Ousted Honduran Leader Inches Toward Home

Honduras' deposed president drove into a Nicaraguan town near his country's border Thursday, preparing a risky return home in an attempt to reverse an ouster that is testing the vitality of democracy in Latin America.

The interim government that sent Manuel Zelaya into exile vows to arrest the president if he sets foot in Honduras, and imposed a 6 p.m. to 6 a.m. curfew along border areas.

Zelaya said he would make a second bid to return home on Saturday, saying U.S.-backed mediation efforts had broken down.

The 56-year-old ousted president, wearing a black leather vest and his trademark white cowboy hat, drove a jeep from the Nicaraguan capital to the northern town of Esteli, about 25 miles south of the Honduran border.

Accompanied by Venezuelan Foreign Minister Nicolas Maduro, Zelaya went inside a hotel that shut its black gates to dozens of reporters who had followed the ousted president on his journey from Managua. He said he would spend Friday planning his return home.

During the trip, smatterings of supporters gathered by the highway, setting off fireworks, chanting Zelaya's name and waving the red-and-black flags of Nicaragua's leftist Sandinista party.

It was unclear exactly how Zelaya was going to enter Honduras - spokesman Allan Fajardo said he could travel by air, sea, or land from any of three neighboring countries, Nicaragua, Guatemala and El Salvador. He said Zelaya would be accompanied by family, supporters and journalists.

Zelaya said he hoped soldiers would stand down when they see him return.

"I think the guns will be lowered when they see their people and their president," he said at a news conference at the Honduran Embassy in Managua shortly before leaving.

All governments in the Western Hemisphere have condemned the coup, in which soldiers acting on orders from Congress and the Supreme Court arrested Zelaya and flew him into exile. Nations on both sides of the political spectrum say Zelaya's return to power is crucial to the region's stability.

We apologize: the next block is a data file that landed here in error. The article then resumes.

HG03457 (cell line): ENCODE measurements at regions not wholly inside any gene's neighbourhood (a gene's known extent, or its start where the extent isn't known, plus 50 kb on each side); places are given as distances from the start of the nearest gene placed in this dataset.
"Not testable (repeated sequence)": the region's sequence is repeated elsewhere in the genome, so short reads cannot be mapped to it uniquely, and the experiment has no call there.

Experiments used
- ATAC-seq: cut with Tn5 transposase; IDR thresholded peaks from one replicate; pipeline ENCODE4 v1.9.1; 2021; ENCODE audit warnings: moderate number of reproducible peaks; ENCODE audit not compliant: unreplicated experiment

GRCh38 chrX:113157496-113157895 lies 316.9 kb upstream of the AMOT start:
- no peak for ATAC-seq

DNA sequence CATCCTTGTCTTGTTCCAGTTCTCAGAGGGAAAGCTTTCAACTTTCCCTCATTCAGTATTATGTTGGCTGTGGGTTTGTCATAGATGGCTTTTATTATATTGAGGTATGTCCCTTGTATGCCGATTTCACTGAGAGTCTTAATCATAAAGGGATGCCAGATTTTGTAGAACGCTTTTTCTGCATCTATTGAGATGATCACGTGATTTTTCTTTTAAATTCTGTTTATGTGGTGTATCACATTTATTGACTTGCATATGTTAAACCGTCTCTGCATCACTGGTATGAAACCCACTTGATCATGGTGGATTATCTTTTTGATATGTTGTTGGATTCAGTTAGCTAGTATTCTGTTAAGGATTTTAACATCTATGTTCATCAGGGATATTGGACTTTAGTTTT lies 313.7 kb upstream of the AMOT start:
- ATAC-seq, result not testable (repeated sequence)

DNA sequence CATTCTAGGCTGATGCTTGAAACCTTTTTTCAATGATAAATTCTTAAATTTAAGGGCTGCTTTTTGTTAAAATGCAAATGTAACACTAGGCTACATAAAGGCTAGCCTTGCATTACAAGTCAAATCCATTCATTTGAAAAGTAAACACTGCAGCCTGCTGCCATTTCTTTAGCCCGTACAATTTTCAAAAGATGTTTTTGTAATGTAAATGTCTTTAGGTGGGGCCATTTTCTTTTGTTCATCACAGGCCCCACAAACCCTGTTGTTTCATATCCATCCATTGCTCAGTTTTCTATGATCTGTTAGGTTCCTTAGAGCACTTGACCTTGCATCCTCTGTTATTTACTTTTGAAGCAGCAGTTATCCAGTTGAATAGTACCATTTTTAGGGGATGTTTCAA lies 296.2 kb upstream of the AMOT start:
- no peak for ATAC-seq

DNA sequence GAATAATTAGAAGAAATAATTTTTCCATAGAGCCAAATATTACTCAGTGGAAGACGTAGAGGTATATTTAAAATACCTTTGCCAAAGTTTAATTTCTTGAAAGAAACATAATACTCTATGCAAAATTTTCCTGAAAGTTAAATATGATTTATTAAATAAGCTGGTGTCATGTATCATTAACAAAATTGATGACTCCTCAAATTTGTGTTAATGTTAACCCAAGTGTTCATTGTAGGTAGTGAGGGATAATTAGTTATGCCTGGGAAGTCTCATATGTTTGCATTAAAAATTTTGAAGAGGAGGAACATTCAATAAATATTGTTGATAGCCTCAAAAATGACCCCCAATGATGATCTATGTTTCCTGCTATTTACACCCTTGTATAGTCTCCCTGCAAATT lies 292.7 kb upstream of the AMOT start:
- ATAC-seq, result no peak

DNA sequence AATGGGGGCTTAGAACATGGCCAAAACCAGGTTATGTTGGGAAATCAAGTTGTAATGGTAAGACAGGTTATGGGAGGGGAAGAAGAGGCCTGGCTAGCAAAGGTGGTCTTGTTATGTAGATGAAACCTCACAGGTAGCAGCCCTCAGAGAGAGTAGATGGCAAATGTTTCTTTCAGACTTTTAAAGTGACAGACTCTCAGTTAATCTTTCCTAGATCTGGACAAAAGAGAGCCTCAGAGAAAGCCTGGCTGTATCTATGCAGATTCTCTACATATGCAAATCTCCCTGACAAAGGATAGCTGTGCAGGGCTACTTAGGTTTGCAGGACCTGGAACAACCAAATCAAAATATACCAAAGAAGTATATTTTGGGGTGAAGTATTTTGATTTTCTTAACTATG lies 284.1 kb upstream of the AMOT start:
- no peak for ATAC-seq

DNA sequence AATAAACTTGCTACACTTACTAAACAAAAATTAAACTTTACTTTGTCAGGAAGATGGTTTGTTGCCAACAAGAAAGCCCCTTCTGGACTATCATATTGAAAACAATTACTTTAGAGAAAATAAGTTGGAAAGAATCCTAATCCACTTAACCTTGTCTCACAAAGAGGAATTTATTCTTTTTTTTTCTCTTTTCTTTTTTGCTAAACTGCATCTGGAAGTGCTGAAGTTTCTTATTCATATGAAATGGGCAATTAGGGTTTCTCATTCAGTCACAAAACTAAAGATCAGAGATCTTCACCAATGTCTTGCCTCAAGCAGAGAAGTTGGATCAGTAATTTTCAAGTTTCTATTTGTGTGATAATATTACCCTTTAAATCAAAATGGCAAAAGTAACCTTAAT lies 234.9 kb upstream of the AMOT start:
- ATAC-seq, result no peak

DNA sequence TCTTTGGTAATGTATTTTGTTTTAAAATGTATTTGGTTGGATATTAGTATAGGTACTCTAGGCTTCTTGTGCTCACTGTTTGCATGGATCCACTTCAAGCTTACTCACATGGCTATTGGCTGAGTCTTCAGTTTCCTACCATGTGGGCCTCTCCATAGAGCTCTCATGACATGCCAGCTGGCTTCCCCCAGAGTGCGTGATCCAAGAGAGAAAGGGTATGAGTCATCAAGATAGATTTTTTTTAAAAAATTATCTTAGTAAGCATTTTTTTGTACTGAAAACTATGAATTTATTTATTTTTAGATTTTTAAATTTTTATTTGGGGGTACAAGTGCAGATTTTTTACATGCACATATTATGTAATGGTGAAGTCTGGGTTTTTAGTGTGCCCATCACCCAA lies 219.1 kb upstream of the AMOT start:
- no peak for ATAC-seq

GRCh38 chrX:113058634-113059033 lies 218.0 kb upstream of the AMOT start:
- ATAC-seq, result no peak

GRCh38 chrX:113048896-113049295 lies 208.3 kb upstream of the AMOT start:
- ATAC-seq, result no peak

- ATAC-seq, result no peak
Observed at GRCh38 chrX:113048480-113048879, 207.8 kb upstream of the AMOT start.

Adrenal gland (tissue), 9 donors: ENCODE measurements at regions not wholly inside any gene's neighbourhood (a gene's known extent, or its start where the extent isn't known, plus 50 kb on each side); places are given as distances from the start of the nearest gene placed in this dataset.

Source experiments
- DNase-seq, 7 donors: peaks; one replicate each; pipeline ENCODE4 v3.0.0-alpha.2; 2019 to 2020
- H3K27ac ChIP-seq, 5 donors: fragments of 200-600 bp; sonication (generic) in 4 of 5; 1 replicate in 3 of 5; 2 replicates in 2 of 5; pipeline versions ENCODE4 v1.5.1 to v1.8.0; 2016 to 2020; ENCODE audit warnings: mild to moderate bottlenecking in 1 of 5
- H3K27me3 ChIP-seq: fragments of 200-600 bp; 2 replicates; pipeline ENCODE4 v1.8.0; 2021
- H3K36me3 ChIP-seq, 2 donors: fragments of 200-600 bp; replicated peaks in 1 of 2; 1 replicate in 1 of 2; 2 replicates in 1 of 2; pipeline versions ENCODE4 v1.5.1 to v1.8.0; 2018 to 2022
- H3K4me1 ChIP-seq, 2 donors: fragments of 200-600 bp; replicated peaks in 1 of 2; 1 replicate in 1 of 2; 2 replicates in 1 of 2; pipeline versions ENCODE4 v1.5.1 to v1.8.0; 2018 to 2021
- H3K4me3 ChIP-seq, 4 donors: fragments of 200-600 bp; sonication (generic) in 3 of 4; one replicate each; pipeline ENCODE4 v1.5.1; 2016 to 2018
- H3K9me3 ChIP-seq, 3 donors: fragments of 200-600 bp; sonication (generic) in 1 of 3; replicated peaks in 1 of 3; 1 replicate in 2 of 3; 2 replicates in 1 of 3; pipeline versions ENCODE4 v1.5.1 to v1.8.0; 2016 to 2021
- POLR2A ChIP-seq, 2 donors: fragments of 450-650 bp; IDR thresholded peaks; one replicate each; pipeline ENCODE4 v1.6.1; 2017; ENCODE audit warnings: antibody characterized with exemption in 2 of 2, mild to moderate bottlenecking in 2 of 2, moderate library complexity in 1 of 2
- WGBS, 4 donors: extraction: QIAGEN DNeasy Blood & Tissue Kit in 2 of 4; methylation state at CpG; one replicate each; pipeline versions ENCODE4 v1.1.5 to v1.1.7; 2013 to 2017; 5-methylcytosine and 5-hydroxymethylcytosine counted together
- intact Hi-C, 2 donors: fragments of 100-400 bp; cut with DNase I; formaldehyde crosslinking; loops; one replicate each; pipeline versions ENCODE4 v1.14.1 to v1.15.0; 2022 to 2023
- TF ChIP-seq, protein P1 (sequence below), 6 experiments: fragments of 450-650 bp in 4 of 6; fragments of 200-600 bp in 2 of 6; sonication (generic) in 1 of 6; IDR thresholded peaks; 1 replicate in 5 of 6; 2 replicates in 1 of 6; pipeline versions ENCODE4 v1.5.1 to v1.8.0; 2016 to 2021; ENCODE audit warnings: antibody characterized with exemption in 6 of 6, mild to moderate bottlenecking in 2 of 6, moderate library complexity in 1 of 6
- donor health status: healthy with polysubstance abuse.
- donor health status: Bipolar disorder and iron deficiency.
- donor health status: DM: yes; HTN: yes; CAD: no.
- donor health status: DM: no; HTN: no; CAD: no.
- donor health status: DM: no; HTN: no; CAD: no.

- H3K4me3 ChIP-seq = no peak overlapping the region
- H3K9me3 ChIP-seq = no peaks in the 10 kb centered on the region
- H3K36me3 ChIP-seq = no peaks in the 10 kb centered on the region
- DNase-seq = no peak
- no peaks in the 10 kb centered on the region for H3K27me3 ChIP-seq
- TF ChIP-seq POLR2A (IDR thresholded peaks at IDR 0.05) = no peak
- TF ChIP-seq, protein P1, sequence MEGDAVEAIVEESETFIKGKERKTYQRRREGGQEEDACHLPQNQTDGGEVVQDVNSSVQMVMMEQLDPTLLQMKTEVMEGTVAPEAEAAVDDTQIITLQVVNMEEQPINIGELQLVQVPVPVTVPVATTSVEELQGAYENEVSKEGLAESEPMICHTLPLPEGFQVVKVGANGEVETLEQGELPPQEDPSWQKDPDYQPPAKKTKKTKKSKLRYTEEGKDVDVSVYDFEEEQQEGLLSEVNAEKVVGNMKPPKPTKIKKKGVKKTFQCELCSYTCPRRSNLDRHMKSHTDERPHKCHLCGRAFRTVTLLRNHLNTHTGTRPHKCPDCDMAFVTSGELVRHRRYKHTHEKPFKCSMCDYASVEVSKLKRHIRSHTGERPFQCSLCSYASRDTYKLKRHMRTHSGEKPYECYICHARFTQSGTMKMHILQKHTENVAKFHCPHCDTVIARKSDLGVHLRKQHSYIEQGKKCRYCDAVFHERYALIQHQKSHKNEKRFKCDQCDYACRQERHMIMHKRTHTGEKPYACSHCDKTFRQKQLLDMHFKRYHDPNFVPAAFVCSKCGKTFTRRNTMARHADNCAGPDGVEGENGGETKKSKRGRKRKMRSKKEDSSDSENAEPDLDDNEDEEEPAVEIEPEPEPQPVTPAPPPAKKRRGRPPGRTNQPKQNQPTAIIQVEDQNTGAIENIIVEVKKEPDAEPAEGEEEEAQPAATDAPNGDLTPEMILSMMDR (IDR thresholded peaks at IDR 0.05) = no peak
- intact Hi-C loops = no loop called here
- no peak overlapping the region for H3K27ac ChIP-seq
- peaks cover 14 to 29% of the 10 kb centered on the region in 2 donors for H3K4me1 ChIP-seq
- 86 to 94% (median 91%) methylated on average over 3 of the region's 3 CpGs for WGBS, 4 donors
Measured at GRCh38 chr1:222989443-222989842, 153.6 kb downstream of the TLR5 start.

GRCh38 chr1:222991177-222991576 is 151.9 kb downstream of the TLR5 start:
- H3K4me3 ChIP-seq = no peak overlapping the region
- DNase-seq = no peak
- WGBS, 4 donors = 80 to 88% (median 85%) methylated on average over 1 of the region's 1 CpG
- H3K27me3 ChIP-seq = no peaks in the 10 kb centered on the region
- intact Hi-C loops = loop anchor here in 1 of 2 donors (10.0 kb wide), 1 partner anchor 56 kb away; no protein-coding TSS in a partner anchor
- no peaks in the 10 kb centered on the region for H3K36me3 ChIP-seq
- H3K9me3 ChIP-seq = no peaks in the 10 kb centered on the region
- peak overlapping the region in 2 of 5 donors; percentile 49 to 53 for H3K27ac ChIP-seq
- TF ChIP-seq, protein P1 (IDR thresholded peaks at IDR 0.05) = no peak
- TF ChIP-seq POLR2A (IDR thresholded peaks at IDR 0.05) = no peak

Latin America expert Vicki Gass said that if Zelaya's opponents succeed in driving him from power, it could have a ripple effect in a region where left-leaning elected governments are challenging elites that have ruled many countries for decades.

"Coups could then happen in Peru, where President (Alan) Garcia has a very low approval rating, or in Argentina or in Guatemala," said Gass, an analyst at the Washington Office on Latin America which promotes human rights and democracy.

Zelaya said the mediation efforts, led by Costa Rican President Oscar Arias, failed after representatives of the interim government flatly rejected the possibility that he might return to finish his presidential term, which ends in January 2010. They say they cannot overturn a Supreme Court ruling forbidding Zelaya's reinstatement.

But Jose Miguel Insulza, secretary-general of the Organization of American States, held out hope that the two sides might still reach a settlement - and called Zelaya's attempt to return without an agreement "hasty."